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The Global Institute Russia-India-China (RIC) Conference

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The Global Institute Russia-India-China (RIC) Conference Export Diversification in India and China : A Comparative Analysis* By Rajesh Chadha Geethanjali Nataraj Anjali Tandon *Work in progress. India-China : A Brief Comparison. Per Capita Incomes (PPP): India $2600, China $5340

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The Global Institute Russia-India-China (RIC) Conference

Export Diversification in India and China : A Comparative Analysis*By Rajesh ChadhaGeethanjali Nataraj Anjali Tandon

*Work in progress

india china a brief comparison
India-China : A Brief Comparison
  • Per Capita Incomes (PPP): India $2600, China $5340
  • Economic Reforms: India (1991), China (1978)
  • Reform thrust: India (started off with import substitution strategy and gradually opened up its export sector), China (Export led growth strategy)
china s export story
China’s Export Story
  • Attracted global attention
  • Mainly due to the comparative advantage of due to labour surplus
  • Recent literature/studies have highlighted the increasing technology content of Chinese exports:Xu (2006), Rumbagh (2004)
objectives
Objectives
  • Direction of Trade
  • Composition of Trade
  • Diversification of Trade
segregation of chinese and indian exports
Segregation of Chinese and Indian Exports
  • ETA (Empirical Trade Analysis)
  • UNCTAD
  • NCAER
  • Scheme of segregation based on five factors:
    • Skill
    • Scale
    • Resource endowment factors
    • Technology content
    • Stage of the final product
ncaer classification derived from eta and unctad
NCAER Classification* derived from ETA and UNCTAD
  • Product group A: Primary products (91)
  • Product group B: Natural-resource intensive products (21)
  • Product group C: Unskilled-labour intensive products (27)
  • Product group D1: Low and medium technology intensive products (35)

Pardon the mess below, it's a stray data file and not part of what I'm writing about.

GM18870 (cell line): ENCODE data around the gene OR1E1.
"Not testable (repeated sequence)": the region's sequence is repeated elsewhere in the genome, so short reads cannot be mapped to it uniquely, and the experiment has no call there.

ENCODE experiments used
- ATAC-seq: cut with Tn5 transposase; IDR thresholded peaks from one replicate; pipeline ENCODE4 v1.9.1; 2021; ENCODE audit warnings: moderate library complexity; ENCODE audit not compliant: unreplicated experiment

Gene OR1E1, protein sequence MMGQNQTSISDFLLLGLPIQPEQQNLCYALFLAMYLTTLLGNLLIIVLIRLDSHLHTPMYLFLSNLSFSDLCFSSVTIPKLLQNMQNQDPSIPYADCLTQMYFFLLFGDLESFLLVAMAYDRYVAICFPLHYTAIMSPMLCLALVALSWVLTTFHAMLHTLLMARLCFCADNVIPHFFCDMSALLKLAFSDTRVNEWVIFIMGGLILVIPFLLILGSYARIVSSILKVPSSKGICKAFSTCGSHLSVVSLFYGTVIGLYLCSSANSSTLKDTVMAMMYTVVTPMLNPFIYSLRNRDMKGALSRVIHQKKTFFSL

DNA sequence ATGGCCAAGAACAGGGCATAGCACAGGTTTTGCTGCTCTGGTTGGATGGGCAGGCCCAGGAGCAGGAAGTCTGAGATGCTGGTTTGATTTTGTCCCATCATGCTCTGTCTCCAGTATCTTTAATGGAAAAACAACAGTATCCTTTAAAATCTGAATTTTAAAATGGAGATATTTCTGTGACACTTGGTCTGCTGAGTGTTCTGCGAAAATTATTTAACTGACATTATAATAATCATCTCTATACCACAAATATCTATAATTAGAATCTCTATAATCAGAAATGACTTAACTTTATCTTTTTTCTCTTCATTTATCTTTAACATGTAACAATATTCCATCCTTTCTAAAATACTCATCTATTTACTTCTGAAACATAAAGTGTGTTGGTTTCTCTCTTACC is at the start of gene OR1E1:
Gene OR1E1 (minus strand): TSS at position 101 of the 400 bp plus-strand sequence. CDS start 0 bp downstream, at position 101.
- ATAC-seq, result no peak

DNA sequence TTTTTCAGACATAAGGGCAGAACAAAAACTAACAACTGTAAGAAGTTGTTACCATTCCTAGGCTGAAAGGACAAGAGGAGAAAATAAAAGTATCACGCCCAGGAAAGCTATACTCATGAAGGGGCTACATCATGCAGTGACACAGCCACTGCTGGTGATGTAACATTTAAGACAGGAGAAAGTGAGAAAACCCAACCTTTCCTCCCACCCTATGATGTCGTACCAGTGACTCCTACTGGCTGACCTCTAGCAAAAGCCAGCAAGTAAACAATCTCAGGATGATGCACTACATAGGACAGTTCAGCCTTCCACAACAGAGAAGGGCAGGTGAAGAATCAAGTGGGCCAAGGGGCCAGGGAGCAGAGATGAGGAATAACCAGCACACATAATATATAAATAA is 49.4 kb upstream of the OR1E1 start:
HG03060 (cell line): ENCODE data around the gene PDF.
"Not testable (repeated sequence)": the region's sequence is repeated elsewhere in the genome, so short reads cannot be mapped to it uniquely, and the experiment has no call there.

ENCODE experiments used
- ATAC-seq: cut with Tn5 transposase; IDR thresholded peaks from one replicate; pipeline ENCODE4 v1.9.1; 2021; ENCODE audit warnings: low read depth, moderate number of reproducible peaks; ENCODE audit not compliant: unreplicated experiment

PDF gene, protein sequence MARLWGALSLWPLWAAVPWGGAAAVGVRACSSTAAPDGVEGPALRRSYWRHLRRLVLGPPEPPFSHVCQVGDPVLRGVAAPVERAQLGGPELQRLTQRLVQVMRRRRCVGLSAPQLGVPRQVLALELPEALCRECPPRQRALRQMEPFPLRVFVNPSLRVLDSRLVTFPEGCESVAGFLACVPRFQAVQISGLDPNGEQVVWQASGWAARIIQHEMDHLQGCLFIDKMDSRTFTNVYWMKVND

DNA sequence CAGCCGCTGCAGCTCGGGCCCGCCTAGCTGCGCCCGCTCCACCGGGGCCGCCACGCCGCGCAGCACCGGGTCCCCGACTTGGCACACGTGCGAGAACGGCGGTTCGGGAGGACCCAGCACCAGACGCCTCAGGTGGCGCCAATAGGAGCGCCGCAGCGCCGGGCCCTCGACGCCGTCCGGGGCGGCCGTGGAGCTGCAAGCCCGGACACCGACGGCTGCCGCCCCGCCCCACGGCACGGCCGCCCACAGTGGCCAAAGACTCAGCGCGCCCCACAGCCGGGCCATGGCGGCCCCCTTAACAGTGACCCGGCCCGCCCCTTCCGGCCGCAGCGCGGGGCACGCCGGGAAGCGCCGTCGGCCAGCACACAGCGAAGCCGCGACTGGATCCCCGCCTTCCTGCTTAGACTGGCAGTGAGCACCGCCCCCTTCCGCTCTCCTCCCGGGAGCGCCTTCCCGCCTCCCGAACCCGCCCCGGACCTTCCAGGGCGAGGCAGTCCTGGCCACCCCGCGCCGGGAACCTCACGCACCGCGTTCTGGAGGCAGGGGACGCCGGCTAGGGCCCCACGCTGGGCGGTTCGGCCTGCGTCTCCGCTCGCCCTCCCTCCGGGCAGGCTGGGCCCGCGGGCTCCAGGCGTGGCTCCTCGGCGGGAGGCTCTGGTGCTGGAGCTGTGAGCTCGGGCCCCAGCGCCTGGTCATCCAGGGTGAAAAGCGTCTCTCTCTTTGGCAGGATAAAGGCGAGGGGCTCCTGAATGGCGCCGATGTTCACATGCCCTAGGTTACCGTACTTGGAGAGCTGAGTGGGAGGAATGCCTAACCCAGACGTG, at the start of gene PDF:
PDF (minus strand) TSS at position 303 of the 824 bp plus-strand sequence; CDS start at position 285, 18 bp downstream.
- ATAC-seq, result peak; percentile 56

• Product group D2: High technology intensive products (40)
  • Product group E1: Low and medium human-capital intensive products (33)
  • Product group E2: High human-capital intensive products (10)
  • Sectors not classified according to intensity F: (2)
  • SITC Revision 3, 3 digit ( 259 products)
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ETA

NCAER

UNCTAD

A: Primary

A: Primary (91)

A: Primary

B: Natural resource intensive

B: Natural resource intensive (21)

B: Labour intensive & resource based

C: Unskilled labour intensive

C: Unskilled labour intensive (27)

D1: Low & medium technology intensive (35)

C: Low skill & technology

D: Technology intensive

D2: High technology intensive (40)

D: Medium skill & technology

E1: Low & medium human capital intensive (33)

E: Human capital intensive

E: High skill & technology

E2: High human capital intensive (10)

F: Unclassified (2)

F: Unclassified

Not classified

inferences china
Inferences: China
  • China has relatively strong export penetration with most developed partners as comapred to India It has a trade surplus with all its major trading partners except Japan and ASEAN and with the world.
  • China continues to export more labour intensive products (C, E1 & E2) with increasingly more technology intensive exports(D1 & D2 )
  • However, even higher imports of technology intensive products, particularly from ASEAN and Japan, result in a net trade deficit of these items in China’s external trade balance.
inferences india
Inferences: India
  • Unlike China, India has a trade deficit with all its major trading partners including China except the USA
  • Indian exports are relatively more diversified
  • India continues to be a major exporter of primary commodities (A), though its exports of technology intensive items (D2) have enhanced.
  • Dominance of labour intensive products as a group (C, E1&E2) continues.
  • Trade with China is highly skewed.
  • Nearly 67 percent of total exports to China of primary products (A)
  • Nearly 43 per cent of total imports of high technology intensive products (D2)
conclusions
Conclusions
  • China exports technology intensive products on the strength of its relatively large share of their imports: Processing Trade.
  • Indian manufacturing sector needs to gear up
  • Such expansion should come through intensive expansion ( of labour intensive products) as well as extensive diversification ( of technology intensive products) of India’s manufactured sector as well as exports.
  • Intensive expansion would create numerous job opportunities for the unemployed sections of India’s rural and suburban workforce
  • Learning from China, India must make the best us of production as well as assembling opportunities in technology-intensive goods. Finally, success in expanding India’s exports would be achieved mainly through overall opening up of the economy, further liberalisation and decentralisation.
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